The low efficiency of current microinjection-based animal transgenesis techniques is largely the result of poor embryo survival. We have developed a new, bacterial recombinase-based transgenesis method. Intracytoplasmic sperm injection (ICSI) of single stranded DNA (ssDNA) complexed with E. coli recombinase RecA into mouse metaphaseII (MII) arrested oocytes resulted in RecA-dependent transgenesis. This approach offers significant advantages over pronuclear microinjection and previous ICSI-based transgenesis approaches in terms of improved embryo survival, which translates into greater transgenesis efficiency. It also opens the possibility to attempt experiments, which may affect gene targeting by homologous recombination into DNA of mammalian single celled pre-implantation embryos. (c) 2005 Elsevier Inc. All rights reserved.

    DOI: 10.1016/j.theriogenology.2005.04.003

  • Relation between storage temperature and fertilizing ability of freeze-dried mouse spermatozoa Reviewed

    T Kaneko, N Nakagata

    COMPARATIVE MEDICINE   55 ( 2 )   140 - 144   2005.04( ISSN:1532-0820

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    The advantage of freeze-dried mouse spermatozoa is that samples can be stored in the refrigerator (+4 degrees C). Moreover, the storage of freeze-dried spermatozoa at ambient temperature would permit spermatozoa to be shipped easily and at low cost around the world. To examine the influence of the storage temperature on freeze-dried spermatozoa, we assessed the fertilizing ability of spermatozoa stored at different temperatures. Cauda epididymal spermatozoa were freeze-dried in buffer consisting of 50 mM ethylene glycol-bis(beta-aminoethyl ether)-N,N,N',N'-tetraacetic acid, 50 mM NaCl, and 10 mM Tris-HCI (pH 8.0). Samples of freeze-dried spermatozoa were stored at -70,-20,+4, or +24 degrees C for periods of 1 week and 1, 3, and 5 months. Sperm chromosomes were maintained well at -70, -20, and +4 degrees C for 5 months, and oocytes fertilized with these spermatozoa developed to normal offspring. Moreover, the chromosomal integrity of spermatozoa stored at -20 or +4 degrees C did not decrease even after 17 months. In contrast, the chromosomes of spermatozoa stored at +24 degrees C were maintained well for 1 month but became considerably degraded after 3 months. In addition, to investigate the cause of deterioration of sperm chromosomes during storage at +24 degrees C, spermatozoa were freeze-dried in buffer containing DNase I. The chromosomes of spermatozoa freeze-dried with 1 or 0.2 units/ml of DNase I, 100% or 72%, respectively, exhibited chromosomal abnormalities. Our findings suggest that freeze-dried spermatozoa can be stored long-term with stability at +4 degrees C, and the suppression of nucleases present in the buffer or spermatozoa during storage led to the achievement of long-term storage of freeze-dried spermatozoa.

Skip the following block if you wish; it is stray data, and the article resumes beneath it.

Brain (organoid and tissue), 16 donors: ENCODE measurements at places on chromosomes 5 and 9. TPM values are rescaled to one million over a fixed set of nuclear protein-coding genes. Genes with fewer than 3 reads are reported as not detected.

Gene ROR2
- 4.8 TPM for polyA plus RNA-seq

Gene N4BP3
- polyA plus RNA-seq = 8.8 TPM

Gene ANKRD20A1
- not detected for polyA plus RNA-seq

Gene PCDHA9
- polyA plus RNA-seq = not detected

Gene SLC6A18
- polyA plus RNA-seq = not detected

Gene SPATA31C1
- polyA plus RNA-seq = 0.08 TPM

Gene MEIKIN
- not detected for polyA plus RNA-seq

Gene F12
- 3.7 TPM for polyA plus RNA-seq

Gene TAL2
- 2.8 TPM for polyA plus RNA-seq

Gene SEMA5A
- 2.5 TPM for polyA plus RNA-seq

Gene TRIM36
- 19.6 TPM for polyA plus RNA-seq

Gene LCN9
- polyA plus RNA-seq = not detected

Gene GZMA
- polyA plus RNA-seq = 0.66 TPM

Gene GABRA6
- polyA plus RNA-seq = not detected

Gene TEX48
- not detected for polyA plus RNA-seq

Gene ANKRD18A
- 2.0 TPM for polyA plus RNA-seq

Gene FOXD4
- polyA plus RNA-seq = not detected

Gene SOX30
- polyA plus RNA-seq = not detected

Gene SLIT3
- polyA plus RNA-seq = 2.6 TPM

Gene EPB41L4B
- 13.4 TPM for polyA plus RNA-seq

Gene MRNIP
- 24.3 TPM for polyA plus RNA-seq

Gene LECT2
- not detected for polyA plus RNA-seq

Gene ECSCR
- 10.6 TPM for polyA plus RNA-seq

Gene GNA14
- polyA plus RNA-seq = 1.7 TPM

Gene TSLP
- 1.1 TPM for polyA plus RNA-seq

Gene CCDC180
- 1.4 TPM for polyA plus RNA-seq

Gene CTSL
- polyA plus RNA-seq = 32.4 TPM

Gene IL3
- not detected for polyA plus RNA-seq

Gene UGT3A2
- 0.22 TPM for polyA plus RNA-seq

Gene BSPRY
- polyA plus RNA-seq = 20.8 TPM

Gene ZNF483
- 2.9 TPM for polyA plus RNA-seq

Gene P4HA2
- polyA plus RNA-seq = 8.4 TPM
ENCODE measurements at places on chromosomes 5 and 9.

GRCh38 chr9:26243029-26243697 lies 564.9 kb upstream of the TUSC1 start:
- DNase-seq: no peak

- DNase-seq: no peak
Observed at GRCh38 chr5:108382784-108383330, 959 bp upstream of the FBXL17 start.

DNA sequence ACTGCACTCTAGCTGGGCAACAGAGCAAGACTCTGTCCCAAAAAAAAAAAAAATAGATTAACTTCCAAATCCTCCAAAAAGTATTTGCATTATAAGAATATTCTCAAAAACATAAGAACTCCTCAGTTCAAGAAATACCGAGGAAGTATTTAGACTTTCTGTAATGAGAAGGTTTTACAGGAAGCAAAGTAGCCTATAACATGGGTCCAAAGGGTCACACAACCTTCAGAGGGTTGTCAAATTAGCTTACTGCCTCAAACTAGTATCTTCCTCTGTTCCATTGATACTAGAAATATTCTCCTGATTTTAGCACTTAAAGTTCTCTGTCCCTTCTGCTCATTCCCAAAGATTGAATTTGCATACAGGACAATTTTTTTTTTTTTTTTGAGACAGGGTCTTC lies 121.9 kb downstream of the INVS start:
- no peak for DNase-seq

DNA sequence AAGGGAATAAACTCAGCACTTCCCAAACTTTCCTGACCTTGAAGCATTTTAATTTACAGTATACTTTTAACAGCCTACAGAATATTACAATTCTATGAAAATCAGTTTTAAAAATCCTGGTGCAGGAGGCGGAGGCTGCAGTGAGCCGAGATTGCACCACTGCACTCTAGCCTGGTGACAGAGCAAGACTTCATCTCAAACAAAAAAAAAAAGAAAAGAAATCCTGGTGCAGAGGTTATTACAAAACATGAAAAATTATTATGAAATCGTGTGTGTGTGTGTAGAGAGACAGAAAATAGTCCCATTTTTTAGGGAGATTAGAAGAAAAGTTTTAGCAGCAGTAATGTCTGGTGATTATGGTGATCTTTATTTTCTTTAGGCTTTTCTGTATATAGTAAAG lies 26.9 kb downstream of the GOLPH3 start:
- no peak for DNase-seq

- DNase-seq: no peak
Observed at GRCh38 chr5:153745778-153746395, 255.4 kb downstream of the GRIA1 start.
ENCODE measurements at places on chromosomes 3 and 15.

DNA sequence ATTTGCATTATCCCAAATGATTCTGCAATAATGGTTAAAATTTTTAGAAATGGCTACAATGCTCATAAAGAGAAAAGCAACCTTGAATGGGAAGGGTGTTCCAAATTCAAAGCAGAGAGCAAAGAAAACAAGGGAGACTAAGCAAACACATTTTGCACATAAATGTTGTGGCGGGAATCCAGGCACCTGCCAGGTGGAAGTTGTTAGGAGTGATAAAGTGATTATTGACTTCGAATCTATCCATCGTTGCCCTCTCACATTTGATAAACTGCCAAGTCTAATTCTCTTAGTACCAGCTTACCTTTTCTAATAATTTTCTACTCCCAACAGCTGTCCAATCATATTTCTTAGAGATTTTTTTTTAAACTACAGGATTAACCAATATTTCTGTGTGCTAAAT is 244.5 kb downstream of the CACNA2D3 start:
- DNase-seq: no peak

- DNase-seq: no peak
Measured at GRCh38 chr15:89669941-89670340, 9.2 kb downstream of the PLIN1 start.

• Use of frozen-thawed oocytes for efficient production of normal offspring from cryopreserved mouse spermatozoa showing low fertility Reviewed

    W Sakamoto, T Kaneko, N Nakagata

    COMPARATIVE MEDICINE   55 ( 2 )   136 - 139   2005.04( ISSN:1532-0820

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    Freezing of spermatozoa and unfertilized oocytes is a useful tool for the conservation of mouse genetic resources. However, the proportion of frozen-thawed oocytes fertilized with spermatozoa in vitro is low because spermatozoa, especially those frozen-thawed, can not penetrate into oocytes because of hardening of the zona pellucida following premature release of cortical granules. To produce offspring efficiently from cryopreserved transgenic mouse gametes, we fertilized frozen-thawed gametes by using intracytoplasmic sperm injection (ICSI) and assessed pre- and post-implantation development of embryos. Compared with fresh unfertilized oocytes, frozen-thawed unfertilized oocytes were highly tolerant to damage by injection, as the survival rates after injection of frozen spermatozoa were 51 and 78%, respectively. Frozen-thawed oocytes that survived after sperm injection developed normally to the blastocyst stage and gave rise to offspring. Moreover, offspring with transgenes also were obtained from frozen gametes fertilized by ICSI. These results demonstrate that ICSI is an efficient technique for producing offspring from transgenic spermatozoa showing low fertility and that use of frozen-thawed oocytes leads to conservation of genetic resources because suboptimally preserved gametes are not wasted.

  • Cytoplasmic dysmorphisms in metaphase II chimpanzee oocytes Reviewed

    K Suzuki, N Yoshimoto, K Shimoda, W Sakamoto, Y Ide, T Kaneko, T Nakashima, Hayasaka, I, N Nakagata

    REPRODUCTIVE BIOMEDICINE ONLINE   9 ( 1 )   54 - 58   2004.07( ISSN:1472-6483

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    Prior to fertilization by intracytoplasmic sperm injection (ICSI). cytoplasmic organization was evaluated in metaphase II chimpanzee oocytes obtained from stimulated ovaries. The findings demonstrate a high frequency of anomalies that are remarkably similar to the types of cytoplasmic dysmorphisms reported for human oocytes used in IVF. Similar to the human, the occurrence of these anomalies was oocyte- and animal-specific and associated with reduced competence as indicated by embryo development in vitro to the blastocyst stage.